Please use this identifier to cite or link to this item: http://www.alice.cnptia.embrapa.br/alice/handle/doc/1036667
Research center of Embrapa/Collection: Embrapa Meio Ambiente - Resumo em anais de congresso (ALICE)
Date Issued: 2015
Type of Material: Resumo em anais de congresso (ALICE)
Authors: FLORES, S. W. S.
CHIARAMONTE, J. B.
ROSSMANN, M.
MENDES, R.
Additional Information: S. W. S. FLORES, ESALQ/USP; J. B. CHIARAMONTE, ESALQ/USP; M. ROSSMANN; RODRIGO MENDES, CNPMA.
Title: Composition and functionality of the wild and cultivated common bean rhizosphere microbiome.
Publisher: In: CONGRESSO BRASILEIRO DE MICROBIOLOGIA, 28., Florianópolis. Anais... Florianópolis: Sociedade Brasileira de Microbiologia, 2015. Ref. 0632-1.
Language: en
Keywords: Wild common bean
Metagenome
Rhizobacteria
Description: Abstract: Plants rely on their rhizosphere microbiome for specific functions, such as, nutrient acquisition and protection against diseases. The domestication and subsequent plant breeding neglected the important role of the rhizosphere microbiome on plant performance. Here, we tested the hypothesis that ancestor materials have higher ability to host beneficial microorganisms in the rhizosphere when compared to modern cultivars. For this, we assessed the composition and functionality of the rhizosphere microbiome associated with a wild (Wild Mex) and with a cultivated (IAC Alvorada) common bean grown in highly biodiverse soil (Amazonian Dark Earth). Antagonistic bacteria were isolated from common bean rhizosphere and total rhizosphere DNA was extracted for shotgun sequencing using Illumina MiSeq. Eleven out of 104 isolated bacteria showed antagonistic in vitro activity against soil borne pathogens Rhizoctonia solani and Fusarium oxysporum f. sp. phaseoli. The bacterial isolates were identified belonging to Streptomyces, Kitasatospora, Alcaligenes, Achromobacter, Pseudomonas, Stenotrophomonas, Brevibacillus and Paenibacillus genus. The cultivation-independent approach revealed that microbial community composition in the Wild Mex bean rhizosphere was characterized by higher relative abundance of bacterial phyla Acidobacteria, Verrucomicrobia, Gemmatimonadetes and fungal phylum Glomeromycota when compared with IAC Alvorada cultivated bean, which showed a higher relative abundance of bacterial phyla Firmicutes, Planctomycetes, Deinococcus-Thermus and fungal phylum Ascomycota. Wild Mex rhizosphere microbiome showed higher relative frequency of nitrogen-fixing, nitrifying, antagonists and plant growth promoting microorganisms. The wild bean also showed higher relative abundance of functions related to nitrogen fixation, siderophore and indole acetic acid (IAA) production, when compared with IAC Alvorada bean. Ordination analysis revealed that the wild genotype is more selective in recruiting microorganisms and functions in the rhizosphere when compared with modern cultivar. In conclusion, the results revealed that domestication and plant breeding potentially undermined rhizosphere microbiome composition and functions debilitating the host?s ability to select and support beneficial microbes.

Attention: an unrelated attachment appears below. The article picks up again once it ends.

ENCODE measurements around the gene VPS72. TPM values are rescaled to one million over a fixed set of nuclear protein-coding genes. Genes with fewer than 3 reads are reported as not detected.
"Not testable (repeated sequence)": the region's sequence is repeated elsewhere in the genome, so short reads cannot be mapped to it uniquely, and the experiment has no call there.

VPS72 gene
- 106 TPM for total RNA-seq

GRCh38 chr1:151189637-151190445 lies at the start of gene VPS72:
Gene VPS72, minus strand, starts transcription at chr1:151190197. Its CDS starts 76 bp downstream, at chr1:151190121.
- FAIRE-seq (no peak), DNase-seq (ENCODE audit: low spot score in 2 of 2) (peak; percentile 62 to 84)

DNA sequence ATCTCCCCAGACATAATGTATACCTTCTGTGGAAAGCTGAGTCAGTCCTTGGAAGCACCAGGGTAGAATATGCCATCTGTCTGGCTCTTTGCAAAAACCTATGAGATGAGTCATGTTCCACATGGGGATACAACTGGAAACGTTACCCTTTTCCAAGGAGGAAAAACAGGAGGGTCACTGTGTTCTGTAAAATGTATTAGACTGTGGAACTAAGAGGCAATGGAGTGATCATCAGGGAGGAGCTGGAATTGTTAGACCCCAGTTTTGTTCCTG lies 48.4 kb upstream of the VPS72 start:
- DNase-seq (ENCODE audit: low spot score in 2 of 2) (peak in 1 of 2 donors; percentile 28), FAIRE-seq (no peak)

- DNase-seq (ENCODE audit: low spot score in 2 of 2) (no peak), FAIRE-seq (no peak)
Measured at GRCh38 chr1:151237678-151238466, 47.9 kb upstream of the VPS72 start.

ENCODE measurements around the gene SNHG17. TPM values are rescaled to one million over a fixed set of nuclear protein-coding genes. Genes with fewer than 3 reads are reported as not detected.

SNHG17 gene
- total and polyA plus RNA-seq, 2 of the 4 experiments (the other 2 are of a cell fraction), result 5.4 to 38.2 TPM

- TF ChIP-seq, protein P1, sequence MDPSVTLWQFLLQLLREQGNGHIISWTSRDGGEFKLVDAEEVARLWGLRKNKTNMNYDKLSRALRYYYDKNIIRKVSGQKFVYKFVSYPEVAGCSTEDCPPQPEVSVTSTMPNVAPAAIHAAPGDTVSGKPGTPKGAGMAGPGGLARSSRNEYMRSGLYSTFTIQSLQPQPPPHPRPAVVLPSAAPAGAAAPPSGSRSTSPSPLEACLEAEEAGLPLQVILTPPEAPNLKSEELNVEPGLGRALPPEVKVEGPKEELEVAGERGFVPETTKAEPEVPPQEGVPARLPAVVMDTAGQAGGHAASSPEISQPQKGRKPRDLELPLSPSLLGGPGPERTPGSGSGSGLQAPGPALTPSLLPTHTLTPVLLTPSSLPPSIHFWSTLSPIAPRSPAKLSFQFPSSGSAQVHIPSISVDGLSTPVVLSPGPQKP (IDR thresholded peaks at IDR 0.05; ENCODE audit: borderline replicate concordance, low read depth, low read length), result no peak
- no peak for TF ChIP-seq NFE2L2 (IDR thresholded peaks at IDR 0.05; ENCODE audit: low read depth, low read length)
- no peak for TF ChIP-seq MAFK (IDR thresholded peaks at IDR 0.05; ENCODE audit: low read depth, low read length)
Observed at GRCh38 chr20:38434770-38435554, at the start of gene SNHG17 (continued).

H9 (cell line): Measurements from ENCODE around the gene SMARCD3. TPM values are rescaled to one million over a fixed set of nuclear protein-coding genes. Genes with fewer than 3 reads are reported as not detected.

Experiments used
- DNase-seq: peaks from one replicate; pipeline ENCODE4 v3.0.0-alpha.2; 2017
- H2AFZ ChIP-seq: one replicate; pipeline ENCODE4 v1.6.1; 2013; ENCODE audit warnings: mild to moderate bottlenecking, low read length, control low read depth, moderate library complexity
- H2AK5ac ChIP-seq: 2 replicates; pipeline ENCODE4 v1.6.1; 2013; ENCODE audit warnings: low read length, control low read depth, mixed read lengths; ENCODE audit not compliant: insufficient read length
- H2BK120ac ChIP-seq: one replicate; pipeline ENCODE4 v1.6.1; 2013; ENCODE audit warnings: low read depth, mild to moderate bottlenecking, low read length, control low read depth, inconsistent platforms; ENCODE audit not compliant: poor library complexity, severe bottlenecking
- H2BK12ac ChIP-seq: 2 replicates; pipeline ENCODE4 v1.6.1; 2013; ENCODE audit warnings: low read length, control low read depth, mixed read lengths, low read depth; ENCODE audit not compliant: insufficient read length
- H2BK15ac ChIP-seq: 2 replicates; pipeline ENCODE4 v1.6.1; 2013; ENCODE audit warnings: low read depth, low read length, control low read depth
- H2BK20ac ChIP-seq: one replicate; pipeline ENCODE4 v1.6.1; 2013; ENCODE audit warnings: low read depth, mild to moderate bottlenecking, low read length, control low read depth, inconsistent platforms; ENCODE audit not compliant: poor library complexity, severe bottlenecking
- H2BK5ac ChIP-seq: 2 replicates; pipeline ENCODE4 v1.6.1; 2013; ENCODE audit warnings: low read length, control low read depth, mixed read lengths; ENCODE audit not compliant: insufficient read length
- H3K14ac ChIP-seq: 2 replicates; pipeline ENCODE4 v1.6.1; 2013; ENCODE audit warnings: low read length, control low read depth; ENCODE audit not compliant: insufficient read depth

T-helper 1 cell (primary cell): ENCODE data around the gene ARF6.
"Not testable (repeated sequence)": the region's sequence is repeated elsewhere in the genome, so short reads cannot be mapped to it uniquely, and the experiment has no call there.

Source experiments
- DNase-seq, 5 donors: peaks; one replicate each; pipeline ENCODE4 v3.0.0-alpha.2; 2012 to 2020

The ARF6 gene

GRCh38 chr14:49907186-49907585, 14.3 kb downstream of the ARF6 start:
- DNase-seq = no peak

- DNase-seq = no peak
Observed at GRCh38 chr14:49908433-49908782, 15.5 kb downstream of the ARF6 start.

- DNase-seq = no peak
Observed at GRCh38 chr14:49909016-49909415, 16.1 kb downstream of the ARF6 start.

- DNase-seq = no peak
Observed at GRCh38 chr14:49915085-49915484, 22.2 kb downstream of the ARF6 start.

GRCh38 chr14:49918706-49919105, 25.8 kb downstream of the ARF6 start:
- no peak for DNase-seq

NAL Thesaurus: Metagenomics
Microbial communities
Data Created: 2016-02-11
Appears in Collections:Resumo em anais de congresso (CNPMA)

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